A year ago, the entire disastrous pullout from Afghanistan was broadcast in real time across America. Many of us huddled around our televisions in horror as we watched the collapse. We bore witness to immense human suffering and saw such desperate sights as people clinging to aircraft, hoping for a chance at freedom, and a mass of humanity passing babies over walls to strangers with the same yearning. Such was the impact, especially to military veterans, that crisis centers and suicide hotlines saw dramatic increase in calls and texts during this time.
Perhaps one of the greater tragedies is a failed recognition that the horrors in Afghanistan did not cease when the journalists left or the final plane carrying 82nd Airborne Division commander, MG Chris Donahue, took flight. The Taliban was expectedly brutal, and today almost 20 million people, half the population of Afghanistan, are facing acute levels of food insecurity. Today, children are dying from starvation and malnutrition.
The United Nations’ special rapporteur, Richard Bennett, expressed on the one-year anniversary of the withdrawal, ‘Nowhere else in the world has there been as wide-spread, systematic and all-encompassing an attack on the rights of women and girls—every aspect of their lives is being restricted under the guise of morality and through the instrumentalization of religion.’
Yet, the withdrawal from Afghanistan was not the final domino to fall, it was the first.
Earlier this year the most senior US general officer in Europe, General Tod. Wolters testified before the House Armed Services Committee the withdrawal from Afghanistan and its aftermath likely contributed to Putin’s decision to invade Ukraine. The war there is driving a global food crisis.
Poverty and inequality are often precursors to instability and armed conflict. Sri Lanka, Pakistan, and Myanmar are all facing, or have faced, such consequences and atrocities are on the rise in Mali, Burkina Faso, and Cameroon. While these nations are far flung from America, too often the curse of one befalls another and national instability can rapidly lead to regional insecurity.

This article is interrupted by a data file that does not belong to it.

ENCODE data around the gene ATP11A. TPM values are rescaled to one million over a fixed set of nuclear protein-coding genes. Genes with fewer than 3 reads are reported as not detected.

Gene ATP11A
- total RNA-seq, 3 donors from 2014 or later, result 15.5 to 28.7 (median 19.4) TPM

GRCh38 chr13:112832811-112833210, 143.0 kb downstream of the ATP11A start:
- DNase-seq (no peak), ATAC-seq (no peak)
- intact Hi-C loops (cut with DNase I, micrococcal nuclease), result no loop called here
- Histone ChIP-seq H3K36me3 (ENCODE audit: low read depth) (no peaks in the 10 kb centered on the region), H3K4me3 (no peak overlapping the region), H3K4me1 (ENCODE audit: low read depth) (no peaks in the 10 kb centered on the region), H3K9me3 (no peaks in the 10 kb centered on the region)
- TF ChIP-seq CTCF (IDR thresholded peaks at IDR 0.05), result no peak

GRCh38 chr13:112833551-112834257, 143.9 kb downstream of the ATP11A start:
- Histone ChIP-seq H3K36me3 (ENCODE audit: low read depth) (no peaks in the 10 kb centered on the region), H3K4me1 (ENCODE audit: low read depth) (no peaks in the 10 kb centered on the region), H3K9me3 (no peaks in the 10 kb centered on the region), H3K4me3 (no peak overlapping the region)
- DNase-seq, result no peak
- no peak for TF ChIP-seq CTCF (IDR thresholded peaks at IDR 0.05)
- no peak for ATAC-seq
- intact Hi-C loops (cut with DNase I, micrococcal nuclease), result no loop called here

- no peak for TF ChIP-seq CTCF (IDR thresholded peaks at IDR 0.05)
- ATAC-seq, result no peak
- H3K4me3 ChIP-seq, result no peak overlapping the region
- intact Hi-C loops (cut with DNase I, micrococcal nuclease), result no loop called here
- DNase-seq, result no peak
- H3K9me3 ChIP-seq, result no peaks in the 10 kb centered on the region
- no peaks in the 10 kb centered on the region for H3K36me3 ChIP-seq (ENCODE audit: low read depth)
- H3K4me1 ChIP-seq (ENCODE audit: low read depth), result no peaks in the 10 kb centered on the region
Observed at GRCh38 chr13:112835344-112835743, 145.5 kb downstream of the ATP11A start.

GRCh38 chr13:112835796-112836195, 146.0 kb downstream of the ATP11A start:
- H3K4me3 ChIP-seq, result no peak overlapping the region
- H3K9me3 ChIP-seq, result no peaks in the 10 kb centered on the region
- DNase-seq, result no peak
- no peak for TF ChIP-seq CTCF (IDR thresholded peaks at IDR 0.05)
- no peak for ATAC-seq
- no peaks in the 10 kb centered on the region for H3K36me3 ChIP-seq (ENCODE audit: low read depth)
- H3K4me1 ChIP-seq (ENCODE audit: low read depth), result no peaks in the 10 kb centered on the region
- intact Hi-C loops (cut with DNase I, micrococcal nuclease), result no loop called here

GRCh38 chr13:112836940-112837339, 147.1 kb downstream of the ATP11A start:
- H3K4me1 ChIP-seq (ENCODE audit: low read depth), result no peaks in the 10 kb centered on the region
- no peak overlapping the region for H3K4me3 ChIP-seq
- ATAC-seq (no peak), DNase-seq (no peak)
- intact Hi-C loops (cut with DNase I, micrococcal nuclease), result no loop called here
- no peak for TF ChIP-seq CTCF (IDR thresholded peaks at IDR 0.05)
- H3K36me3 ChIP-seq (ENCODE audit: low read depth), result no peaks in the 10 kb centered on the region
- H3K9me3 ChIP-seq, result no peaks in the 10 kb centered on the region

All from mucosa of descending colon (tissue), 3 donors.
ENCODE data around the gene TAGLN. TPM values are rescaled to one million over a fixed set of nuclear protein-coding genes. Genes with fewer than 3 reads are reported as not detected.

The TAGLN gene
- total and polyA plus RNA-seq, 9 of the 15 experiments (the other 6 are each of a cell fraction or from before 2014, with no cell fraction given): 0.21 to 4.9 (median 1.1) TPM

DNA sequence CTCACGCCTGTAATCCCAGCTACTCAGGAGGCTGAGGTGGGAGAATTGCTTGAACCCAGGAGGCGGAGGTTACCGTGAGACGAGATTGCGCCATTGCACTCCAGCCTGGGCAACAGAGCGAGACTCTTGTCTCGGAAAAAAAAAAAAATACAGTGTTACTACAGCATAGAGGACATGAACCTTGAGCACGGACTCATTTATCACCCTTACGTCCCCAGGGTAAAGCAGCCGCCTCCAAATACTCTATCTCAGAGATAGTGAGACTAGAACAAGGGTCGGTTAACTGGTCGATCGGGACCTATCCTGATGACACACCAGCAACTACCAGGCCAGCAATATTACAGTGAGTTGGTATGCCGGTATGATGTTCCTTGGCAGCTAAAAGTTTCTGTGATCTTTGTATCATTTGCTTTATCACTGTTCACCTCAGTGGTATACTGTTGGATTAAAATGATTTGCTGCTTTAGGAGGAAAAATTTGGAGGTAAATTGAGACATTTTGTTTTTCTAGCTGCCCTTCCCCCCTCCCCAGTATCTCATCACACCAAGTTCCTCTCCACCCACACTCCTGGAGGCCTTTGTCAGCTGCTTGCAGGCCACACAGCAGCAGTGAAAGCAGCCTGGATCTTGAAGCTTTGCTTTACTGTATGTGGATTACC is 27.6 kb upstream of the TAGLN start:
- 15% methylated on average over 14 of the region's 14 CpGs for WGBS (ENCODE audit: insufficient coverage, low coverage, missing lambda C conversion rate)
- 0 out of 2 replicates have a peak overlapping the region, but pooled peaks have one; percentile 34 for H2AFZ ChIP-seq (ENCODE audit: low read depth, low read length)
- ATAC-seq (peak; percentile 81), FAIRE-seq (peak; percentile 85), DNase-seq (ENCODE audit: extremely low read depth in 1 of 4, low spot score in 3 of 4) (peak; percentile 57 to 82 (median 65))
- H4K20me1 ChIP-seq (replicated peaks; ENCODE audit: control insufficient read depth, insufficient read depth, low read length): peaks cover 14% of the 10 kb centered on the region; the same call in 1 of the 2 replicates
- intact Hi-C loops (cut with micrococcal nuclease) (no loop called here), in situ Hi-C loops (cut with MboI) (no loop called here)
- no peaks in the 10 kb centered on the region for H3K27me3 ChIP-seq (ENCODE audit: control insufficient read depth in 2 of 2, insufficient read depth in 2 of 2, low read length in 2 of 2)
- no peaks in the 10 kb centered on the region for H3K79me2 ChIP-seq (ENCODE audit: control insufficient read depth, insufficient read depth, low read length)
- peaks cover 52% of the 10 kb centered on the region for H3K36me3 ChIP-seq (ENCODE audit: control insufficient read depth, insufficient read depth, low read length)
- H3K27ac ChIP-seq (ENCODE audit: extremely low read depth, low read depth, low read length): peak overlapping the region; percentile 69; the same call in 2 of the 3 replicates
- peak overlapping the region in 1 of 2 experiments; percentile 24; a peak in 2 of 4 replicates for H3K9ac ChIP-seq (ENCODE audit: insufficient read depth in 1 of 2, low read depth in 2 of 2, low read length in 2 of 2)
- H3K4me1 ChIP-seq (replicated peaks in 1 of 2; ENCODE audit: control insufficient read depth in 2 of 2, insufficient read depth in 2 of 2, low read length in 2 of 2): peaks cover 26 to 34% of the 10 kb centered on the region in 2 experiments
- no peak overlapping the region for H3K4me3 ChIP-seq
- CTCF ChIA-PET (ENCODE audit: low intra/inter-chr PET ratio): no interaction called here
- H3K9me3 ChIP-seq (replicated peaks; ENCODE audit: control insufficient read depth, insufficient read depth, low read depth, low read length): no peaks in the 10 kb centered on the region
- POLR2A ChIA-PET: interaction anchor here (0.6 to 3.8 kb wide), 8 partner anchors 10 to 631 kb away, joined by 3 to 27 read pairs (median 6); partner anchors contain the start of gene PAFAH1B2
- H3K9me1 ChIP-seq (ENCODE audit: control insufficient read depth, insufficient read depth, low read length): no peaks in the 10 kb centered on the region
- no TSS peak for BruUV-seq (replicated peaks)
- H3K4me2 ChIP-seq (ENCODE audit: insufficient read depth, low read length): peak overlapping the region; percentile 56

Not shockingly, China is taking advantage of the discord and upheaval. Tension and aggression between China and Taiwan are growing. It is unsurprising the potential for great power conflict is also on the rise with 76% of respondents in a poll by the Chicago Council on Global Affairs believing the Russian invasion of Ukraine will encourage China to do the same to Taiwan.
In fact, if stability is viewed as a tendency toward equilibrium, the world is decidedly hurtling toward the opposite. Americans are not ignoring that instability either despite what pundits might posit about America’s attention or attitude towards international issues. Yes, 77% of Americans cite the economy as the driving factor of their vote in 2022, but there is a burgeoning recognition this is what happens when poor leadership abroad comes home to roost.
Arguably, inflation, once largely driven by domestic factors and policy choices, has increasingly globalized. The difference is largely an academic debate over proximate or distal causes because the outcome remains the same for American families – “Fears of eviction. Trouble affording groceries. Unmet medical needs.”
There’s long been a forced willfulness by pollsters, political consultants, and their ilk to separate the domestic from the diplomatic. With the current trajectory of conflict across the world this is going to be increasingly difficult. For better or worse, foreign policy decisions are now kitchen table issues.